Skip to main content


Reset A A Font size: Print

United States Court of Appeals, First Circuit.

UNITED STATES of America, Appellee, v. Victor M. MANGUAL-ROSADO, Defendant, Appellant.

No. 17-1726

Decided: October 26, 2018

Before Torruella, Kayatta, and Barron, Circuit Judges. Luis A. Guzmán Dupont on brief for appellant. Rosa Emilia Rodríguez-Vélez, United States Attorney, Mariana E. Bauzá-Almonte, Assistant United States Attorney, Chief, Appellate Division, and B. Kathryn Debrason, Assistant United States Attorney, on brief for appellee.

Victor M. Mangual-Rosado (“Mangual”) pleaded guilty to one count of possessing a firearm while being an unlawful user of a controlled substance. He now appeals his sentence of 30 months' imprisonment on the grounds that it was procedurally and substantively unreasonable. For the reasons that follow, we affirm.


On November 2, 2016, Mangual was indicted in the District of Puerto Rico for possession of a firearm and ammunition by an unlawful user of a controlled substance in violation of 18 U.S.C. § 922(g)(3) and § 924(a)(2). Mangual does not dispute that, a week earlier, Puerto Rico Police Department officers had found Mangual sleeping on the couch at his friend's residence in possession of a Bushmaster rifle loaded with a large-capacity magazine and 30 rounds of .223 caliber ammunition. Pursuant to a plea agreement that Mangual signed on January 10, 2017, he pleaded guilty to knowingly and unlawfully possessing a firearm and ammunition while being an unlawful drug user and agreed to forfeit the rifle and ammunition. Mangual also agreed to a waiver-of-appeal provision.


The government argues that the appeal waiver bars Mangual from appealing his sentence because the District Court imposed a sentence “within the bottom to middle of the applicable guideline range[,]” and the plea agreement's waiver of appeal contemplated a sentence “in accordance with the terms and conditions set forth in the Sentence Recommendation provisions of this Plea Agreement.” To this point, the government notes that the Sentence Recommendation provision of the plea agreement stated “that [the] defendant may request a sentence of imprisonment at the bottom of the applicable Guidelines range and that the Government may request a sentence of imprisonment up to the middle of the applicable Guidelines range.”

The sentence did fall within the bottom to middle of the sentencing guidelines range on which the District Court relied. The record shows, however, that the District Court did not use the same guidelines range that the parties used in making their sentencing recommendations in the plea agreement. Nevertheless, Mangual does not argue in his opening brief that the appeal waiver does not bar his appeal here. Nor, for that matter, does Mangual's argument refer to the appeal waiver at all. In fact, even though the government contends in its brief on appeal that the waiver to which Mangual agreed does bar his appeal of the sentence, Mangual also did not file a reply brief.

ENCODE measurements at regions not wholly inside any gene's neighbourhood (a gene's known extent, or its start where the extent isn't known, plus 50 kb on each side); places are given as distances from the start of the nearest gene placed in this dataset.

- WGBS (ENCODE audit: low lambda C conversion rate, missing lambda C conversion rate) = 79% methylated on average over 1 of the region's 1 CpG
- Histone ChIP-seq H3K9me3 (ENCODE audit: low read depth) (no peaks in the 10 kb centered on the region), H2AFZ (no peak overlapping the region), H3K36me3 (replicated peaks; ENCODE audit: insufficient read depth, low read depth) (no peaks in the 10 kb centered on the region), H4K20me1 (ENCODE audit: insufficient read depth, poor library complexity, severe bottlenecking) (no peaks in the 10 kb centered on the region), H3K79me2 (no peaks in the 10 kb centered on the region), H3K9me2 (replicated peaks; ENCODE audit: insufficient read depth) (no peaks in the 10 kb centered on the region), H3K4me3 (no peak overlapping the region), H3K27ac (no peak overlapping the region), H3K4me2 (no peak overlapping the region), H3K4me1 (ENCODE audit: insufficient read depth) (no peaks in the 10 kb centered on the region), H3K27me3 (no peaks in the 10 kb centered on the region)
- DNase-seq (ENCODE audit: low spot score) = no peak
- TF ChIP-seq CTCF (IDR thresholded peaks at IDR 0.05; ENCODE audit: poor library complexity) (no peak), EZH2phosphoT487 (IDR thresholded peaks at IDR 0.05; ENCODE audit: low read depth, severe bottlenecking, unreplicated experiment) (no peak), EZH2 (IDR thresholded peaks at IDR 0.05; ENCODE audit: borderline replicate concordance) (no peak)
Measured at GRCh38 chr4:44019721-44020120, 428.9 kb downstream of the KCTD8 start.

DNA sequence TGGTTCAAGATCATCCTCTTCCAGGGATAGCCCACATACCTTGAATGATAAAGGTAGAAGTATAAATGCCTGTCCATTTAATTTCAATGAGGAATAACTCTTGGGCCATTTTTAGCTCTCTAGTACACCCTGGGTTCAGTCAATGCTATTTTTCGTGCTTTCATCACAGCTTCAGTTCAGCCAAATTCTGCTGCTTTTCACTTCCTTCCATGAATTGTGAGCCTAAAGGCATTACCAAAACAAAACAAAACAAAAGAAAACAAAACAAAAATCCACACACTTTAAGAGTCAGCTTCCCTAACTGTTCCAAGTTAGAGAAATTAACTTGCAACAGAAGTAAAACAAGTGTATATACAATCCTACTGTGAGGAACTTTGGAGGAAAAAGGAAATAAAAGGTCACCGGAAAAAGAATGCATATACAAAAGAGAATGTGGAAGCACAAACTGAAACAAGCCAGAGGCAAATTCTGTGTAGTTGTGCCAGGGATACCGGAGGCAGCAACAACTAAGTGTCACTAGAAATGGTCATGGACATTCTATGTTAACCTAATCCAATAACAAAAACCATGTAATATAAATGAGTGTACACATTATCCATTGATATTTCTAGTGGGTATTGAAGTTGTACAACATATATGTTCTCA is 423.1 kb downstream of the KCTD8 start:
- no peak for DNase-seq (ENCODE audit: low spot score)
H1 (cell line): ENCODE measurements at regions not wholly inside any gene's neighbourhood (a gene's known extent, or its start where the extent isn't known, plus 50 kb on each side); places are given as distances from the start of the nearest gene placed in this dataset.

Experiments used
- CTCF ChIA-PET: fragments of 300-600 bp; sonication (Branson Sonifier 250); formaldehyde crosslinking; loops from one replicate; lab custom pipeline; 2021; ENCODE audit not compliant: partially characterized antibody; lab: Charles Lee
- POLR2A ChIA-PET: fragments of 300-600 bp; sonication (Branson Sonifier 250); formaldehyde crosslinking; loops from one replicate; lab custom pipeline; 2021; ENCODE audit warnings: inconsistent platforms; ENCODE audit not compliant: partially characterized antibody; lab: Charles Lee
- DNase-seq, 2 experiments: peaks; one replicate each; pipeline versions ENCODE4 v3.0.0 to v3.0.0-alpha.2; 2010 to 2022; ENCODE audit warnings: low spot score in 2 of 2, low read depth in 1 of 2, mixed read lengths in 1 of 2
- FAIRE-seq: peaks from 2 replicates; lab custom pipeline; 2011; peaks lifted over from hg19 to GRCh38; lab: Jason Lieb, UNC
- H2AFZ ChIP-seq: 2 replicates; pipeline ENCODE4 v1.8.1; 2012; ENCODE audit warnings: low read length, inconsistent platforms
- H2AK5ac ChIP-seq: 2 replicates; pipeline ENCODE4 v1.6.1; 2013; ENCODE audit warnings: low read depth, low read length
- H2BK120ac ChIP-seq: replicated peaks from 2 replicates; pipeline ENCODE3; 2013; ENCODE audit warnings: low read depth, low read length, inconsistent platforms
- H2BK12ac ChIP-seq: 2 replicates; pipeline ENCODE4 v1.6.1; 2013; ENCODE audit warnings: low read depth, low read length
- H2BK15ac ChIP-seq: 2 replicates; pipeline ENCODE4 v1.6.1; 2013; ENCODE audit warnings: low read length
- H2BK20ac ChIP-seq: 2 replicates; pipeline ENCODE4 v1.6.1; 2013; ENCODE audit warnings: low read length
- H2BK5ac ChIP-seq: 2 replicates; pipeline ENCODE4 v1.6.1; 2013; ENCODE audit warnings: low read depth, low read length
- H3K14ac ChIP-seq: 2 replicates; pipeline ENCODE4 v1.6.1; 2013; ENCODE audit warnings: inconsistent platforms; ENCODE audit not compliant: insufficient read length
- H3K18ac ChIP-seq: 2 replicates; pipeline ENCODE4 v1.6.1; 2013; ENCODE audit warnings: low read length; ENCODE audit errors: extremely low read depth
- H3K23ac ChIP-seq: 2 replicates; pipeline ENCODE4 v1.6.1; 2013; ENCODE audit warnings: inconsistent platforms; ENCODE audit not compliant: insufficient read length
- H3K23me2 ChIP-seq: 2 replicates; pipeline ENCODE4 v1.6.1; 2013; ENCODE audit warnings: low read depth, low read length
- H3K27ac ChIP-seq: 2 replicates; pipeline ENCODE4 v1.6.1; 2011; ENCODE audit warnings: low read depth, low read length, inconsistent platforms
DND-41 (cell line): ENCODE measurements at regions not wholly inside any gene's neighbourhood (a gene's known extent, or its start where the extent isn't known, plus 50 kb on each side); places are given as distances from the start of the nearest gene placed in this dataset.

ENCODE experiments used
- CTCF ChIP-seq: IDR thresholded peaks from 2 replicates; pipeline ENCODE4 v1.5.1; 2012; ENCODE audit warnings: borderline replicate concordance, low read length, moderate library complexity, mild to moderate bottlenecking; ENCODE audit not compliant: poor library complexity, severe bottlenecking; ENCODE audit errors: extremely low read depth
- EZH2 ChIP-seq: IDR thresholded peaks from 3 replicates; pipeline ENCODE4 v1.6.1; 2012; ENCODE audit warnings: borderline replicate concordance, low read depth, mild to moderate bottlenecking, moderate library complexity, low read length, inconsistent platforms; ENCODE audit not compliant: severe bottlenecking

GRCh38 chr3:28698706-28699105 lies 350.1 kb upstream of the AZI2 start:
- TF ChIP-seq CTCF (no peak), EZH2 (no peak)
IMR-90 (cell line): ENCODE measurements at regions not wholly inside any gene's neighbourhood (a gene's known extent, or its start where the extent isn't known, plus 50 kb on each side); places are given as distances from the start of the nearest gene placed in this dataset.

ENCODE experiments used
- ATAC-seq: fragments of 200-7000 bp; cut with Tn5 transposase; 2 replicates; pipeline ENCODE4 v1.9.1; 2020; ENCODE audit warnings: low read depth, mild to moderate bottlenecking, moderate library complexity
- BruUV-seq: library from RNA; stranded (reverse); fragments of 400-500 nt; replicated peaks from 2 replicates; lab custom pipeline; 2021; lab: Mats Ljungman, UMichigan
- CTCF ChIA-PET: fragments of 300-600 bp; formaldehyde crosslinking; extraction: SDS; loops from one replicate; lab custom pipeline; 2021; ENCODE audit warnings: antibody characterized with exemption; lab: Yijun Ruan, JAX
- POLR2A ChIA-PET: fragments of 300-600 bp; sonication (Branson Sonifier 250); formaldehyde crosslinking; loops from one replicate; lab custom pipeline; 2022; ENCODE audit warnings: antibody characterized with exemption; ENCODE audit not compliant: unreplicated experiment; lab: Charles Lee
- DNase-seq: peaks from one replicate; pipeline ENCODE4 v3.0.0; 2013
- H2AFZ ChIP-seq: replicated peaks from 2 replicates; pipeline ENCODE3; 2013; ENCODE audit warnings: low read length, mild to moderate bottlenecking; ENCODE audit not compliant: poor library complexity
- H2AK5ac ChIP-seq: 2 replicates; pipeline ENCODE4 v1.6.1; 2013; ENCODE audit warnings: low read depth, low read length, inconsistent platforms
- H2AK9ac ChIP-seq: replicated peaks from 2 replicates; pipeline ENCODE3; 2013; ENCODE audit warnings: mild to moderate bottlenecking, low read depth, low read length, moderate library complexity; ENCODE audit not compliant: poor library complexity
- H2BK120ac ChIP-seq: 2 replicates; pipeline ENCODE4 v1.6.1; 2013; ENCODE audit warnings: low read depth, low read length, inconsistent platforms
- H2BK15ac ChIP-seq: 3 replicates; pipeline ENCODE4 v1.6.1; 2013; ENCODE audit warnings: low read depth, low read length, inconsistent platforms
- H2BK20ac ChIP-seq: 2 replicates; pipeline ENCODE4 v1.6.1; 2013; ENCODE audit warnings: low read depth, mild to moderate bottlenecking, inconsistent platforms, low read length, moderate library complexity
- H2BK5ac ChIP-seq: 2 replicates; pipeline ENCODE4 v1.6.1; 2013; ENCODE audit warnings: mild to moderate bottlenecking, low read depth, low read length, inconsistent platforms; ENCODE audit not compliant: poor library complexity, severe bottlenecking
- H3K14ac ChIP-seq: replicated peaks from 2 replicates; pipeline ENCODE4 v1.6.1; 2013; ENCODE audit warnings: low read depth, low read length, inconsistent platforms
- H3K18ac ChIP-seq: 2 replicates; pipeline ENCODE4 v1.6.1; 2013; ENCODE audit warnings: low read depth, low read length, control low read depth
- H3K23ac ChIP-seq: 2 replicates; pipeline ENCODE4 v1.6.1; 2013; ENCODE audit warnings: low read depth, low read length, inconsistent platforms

These failures are quite problematic for Mangual. We have made clear that “[w]here ․ the defendant simply ignores the waiver and seeks to argue the appeal as if no waiver ever had been executed, he forfeits any right to contend either that the waiver should not be enforced or that it does not apply.” United States v. Miliano, 480 F.3d 605, 608 (1st Cir. 2007).

But, we need not rely on the appeal waiver to dispense with Mangual's appeal. Even if we do consider the merits of his challenges to the sentence, those challenges fail.


We begin with Mangual's four procedural challenges to the reasonableness of his sentence. As Mangual concedes that he did not raise any of these challenges below, our review is only for plain error. United States v. Arsenault, 833 F.3d 24, 28 (1st Cir. 2016). And, as Mangual has not shown that the District Court committed plain error, or even reversible error at all, none has merit.

Mangual's first procedural challenge is that the District Court relied on clearly erroneous facts in calculating his base offense level (“BOL”) per section 2K2.1(a)(4)(B) of the U.S. Sentencing Guidelines Manual, which provides for a BOL of 20 for an offense involving possession of a “semiautomatic firearm that is capable of accepting a large capacity magazine” by a prohibited person, in this case a drug user. U.S.S.G. § 2K2.1(a)(4)(B). But, the presentence report (“PSR”) contains the probation officer's finding that “the firearm in this case was a semiautomatic firearm (Bushmaster Rifle, Model Carbon- 15 Pistol, Caliber 5.56, Serial Number D04556) that is capable of accepting a large capacity magazine and hence, among the evidence seized in this case there is a high capacity magazine (One 5.56x45 PMAG rifle magazine with capacity for 30 rounds).” Nor does Mangual point to any evidence in the record that would call into question the District Court's finding that the rifle he was found to possess while being an unlawful drug user was a semiautomatic firearm that was capable of receiving a large-capacity magazine. We thus see no basis for finding clear error here. United States v. Cox, 851 F.3d 113, 124 (1st Cir. 2017); see United States v. Cyr, 337 F.3d 96, 100 (1st Cir. 2003) (“[I]f the defendant's objections to the PSR are merely rhetorical and unsupported by countervailing proof, the district court is entitled to rely on the facts in the PSR.”).